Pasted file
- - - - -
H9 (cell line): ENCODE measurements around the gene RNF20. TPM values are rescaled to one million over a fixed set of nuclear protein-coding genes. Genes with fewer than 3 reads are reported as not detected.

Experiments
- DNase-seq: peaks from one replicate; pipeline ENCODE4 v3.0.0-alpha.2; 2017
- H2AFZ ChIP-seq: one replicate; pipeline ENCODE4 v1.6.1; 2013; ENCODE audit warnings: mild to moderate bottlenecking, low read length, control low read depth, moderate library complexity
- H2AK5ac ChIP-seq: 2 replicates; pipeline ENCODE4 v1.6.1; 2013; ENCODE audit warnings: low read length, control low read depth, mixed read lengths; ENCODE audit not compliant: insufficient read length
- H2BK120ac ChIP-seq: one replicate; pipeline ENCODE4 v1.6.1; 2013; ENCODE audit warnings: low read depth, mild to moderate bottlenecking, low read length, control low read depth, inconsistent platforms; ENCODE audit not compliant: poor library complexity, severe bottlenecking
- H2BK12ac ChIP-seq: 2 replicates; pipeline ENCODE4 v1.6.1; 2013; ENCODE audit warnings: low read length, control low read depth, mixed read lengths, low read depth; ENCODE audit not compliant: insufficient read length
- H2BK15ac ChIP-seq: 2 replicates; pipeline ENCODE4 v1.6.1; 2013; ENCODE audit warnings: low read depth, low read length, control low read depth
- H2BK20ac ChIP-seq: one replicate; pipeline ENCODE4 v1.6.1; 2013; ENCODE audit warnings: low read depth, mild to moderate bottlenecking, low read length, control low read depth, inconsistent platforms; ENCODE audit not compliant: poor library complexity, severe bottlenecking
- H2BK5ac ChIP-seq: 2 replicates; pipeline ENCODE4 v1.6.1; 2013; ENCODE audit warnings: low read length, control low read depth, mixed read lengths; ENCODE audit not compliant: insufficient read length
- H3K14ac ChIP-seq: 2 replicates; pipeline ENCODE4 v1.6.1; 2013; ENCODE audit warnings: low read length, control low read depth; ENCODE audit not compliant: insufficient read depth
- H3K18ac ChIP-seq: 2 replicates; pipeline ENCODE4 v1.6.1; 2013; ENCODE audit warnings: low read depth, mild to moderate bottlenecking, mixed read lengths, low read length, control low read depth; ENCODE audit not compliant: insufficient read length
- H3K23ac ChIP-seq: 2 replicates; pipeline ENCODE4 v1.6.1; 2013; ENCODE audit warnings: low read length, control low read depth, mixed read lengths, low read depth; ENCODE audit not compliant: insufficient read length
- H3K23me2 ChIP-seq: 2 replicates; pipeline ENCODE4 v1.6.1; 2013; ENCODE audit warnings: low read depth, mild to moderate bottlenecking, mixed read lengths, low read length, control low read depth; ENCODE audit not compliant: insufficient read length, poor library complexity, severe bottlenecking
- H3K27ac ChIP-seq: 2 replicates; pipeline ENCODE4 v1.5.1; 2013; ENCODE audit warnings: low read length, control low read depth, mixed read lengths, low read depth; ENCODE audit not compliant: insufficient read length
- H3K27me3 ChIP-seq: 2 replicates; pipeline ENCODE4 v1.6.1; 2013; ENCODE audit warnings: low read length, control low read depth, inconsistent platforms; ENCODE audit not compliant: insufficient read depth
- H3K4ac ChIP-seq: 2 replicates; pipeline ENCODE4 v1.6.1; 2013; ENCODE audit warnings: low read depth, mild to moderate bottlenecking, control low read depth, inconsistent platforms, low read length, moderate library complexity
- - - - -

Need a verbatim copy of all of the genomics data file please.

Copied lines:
H9 (cell line): ENCODE measurements around the gene RNF20. TPM values are rescaled to one million over a fixed set of nuclear protein-coding genes. Genes with fewer than 3 reads are reported as not detected.

Experiments
- DNase-seq: peaks from one replicate; pipeline ENCODE4 v3.0.0-alpha.2; 2017
- H2AFZ ChIP-seq: one replicate; pipeline ENCODE4 v1.6.1; 2013; ENCODE audit warnings: mild to moderate bottlenecking, low read length, control low read depth, moderate library complexity
- H2AK5ac ChIP-seq: 2 replicates; pipeline ENCODE4 v1.6.1; 2013; ENCODE audit warnings: low read length, control low read depth, mixed read lengths; ENCODE audit not compliant: insufficient read length
- H2BK120ac ChIP-seq: one replicate; pipeline ENCODE4 v1.6.1; 2013; ENCODE audit warnings: low read depth, mild to moderate bottlenecking, low read length, control low read depth, inconsistent platforms; ENCODE audit not compliant: poor library complexity, severe bottlenecking
- H2BK12ac ChIP-seq: 2 replicates; pipeline ENCODE4 v1.6.1; 2013; ENCODE audit warnings: low read length, control low read depth, mixed read lengths, low read depth; ENCODE audit not compliant: insufficient read length
- H2BK15ac ChIP-seq: 2 replicates; pipeline ENCODE4 v1.6.1; 2013; ENCODE audit warnings: low read depth, low read length, control low read depth
- H2BK20ac ChIP-seq: one replicate; pipeline ENCODE4 v1.6.1; 2013; ENCODE audit warnings: low read depth, mild to moderate bottlenecking, low read length, control low read depth, inconsistent platforms; ENCODE audit not compliant: poor library complexity, severe bottlenecking
- H2BK5ac ChIP-seq: 2 replicates; pipeline ENCODE4 v1.6.1; 2013; ENCODE audit warnings: low read length, control low read depth, mixed read lengths; ENCODE audit not compliant: insufficient read length
- H3K14ac ChIP-seq: 2 replicates; pipeline ENCODE4 v1.6.1; 2013; ENCODE audit warnings: low read length, control low read depth; ENCODE audit not compliant: insufficient read depth
- H3K18ac ChIP-seq: 2 replicates; pipeline ENCODE4 v1.6.1; 2013; ENCODE audit warnings: low read depth, mild to moderate bottlenecking, mixed read lengths, low read length, control low read depth; ENCODE audit not compliant: insufficient read length
- H3K23ac ChIP-seq: 2 replicates; pipeline ENCODE4 v1.6.1; 2013; ENCODE audit warnings: low read length, control low read depth, mixed read lengths, low read depth; ENCODE audit not compliant: insufficient read length
- H3K23me2 ChIP-seq: 2 replicates; pipeline ENCODE4 v1.6.1; 2013; ENCODE audit warnings: low read depth, mild to moderate bottlenecking, mixed read lengths, low read length, control low read depth; ENCODE audit not compliant: insufficient read length, poor library complexity, severe bottlenecking
- H3K27ac ChIP-seq: 2 replicates; pipeline ENCODE4 v1.5.1; 2013; ENCODE audit warnings: low read length, control low read depth, mixed read lengths, low read depth; ENCODE audit not compliant: insufficient read length
- H3K27me3 ChIP-seq: 2 replicates; pipeline ENCODE4 v1.6.1; 2013; ENCODE audit warnings: low read length, control low read depth, inconsistent platforms; ENCODE audit not compliant: insufficient read depth
- H3K4ac ChIP-seq: 2 replicates; pipeline ENCODE4 v1.6.1; 2013; ENCODE audit warnings: low read depth, mild to moderate bottlenecking, control low read depth, inconsistent platforms, low read length, moderate library complexity